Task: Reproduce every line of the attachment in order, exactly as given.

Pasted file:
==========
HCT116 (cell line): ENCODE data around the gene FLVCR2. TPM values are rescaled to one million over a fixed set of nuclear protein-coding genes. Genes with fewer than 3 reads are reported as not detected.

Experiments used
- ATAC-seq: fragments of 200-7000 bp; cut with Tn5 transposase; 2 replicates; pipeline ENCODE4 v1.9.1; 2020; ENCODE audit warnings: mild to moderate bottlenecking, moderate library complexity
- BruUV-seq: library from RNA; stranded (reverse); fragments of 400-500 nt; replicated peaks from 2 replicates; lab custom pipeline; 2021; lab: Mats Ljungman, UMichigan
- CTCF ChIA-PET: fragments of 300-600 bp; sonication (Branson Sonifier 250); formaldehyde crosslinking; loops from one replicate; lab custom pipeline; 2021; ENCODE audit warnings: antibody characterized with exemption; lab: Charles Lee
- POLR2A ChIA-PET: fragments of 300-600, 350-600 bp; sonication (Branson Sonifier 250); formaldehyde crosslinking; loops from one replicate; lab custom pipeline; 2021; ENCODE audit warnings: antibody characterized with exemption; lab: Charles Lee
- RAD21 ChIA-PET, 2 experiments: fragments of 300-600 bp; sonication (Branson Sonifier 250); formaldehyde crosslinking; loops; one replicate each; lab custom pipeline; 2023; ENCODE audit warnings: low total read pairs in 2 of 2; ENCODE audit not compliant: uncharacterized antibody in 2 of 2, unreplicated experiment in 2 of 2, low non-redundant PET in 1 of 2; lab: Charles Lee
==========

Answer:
HCT116 (cell line): ENCODE data around the gene FLVCR2. TPM values are rescaled to one million over a fixed set of nuclear protein-coding genes. Genes with fewer than 3 reads are reported as not detected.

Experiments used
- ATAC-seq: fragments of 200-7000 bp; cut with Tn5 transposase; 2 replicates; pipeline ENCODE4 v1.9.1; 2020; ENCODE audit warnings: mild to moderate bottlenecking, moderate library complexity
- BruUV-seq: library from RNA; stranded (reverse); fragments of 400-500 nt; replicated peaks from 2 replicates; lab custom pipeline; 2021; lab: Mats Ljungman, UMichigan
- CTCF ChIA-PET: fragments of 300-600 bp; sonication (Branson Sonifier 250); formaldehyde crosslinking; loops from one replicate; lab custom pipeline; 2021; ENCODE audit warnings: antibody characterized with exemption; lab: Charles Lee
- POLR2A ChIA-PET: fragments of 300-600, 350-600 bp; sonication (Branson Sonifier 250); formaldehyde crosslinking; loops from one replicate; lab custom pipeline; 2021; ENCODE audit warnings: antibody characterized with exemption; lab: Charles Lee
- RAD21 ChIA-PET, 2 experiments: fragments of 300-600 bp; sonication (Branson Sonifier 250); formaldehyde crosslinking; loops; one replicate each; lab custom pipeline; 2023; ENCODE audit warnings: low total read pairs in 2 of 2; ENCODE audit not compliant: uncharacterized antibody in 2 of 2, unreplicated experiment in 2 of 2, low non-redundant PET in 1 of 2; lab: Charles Lee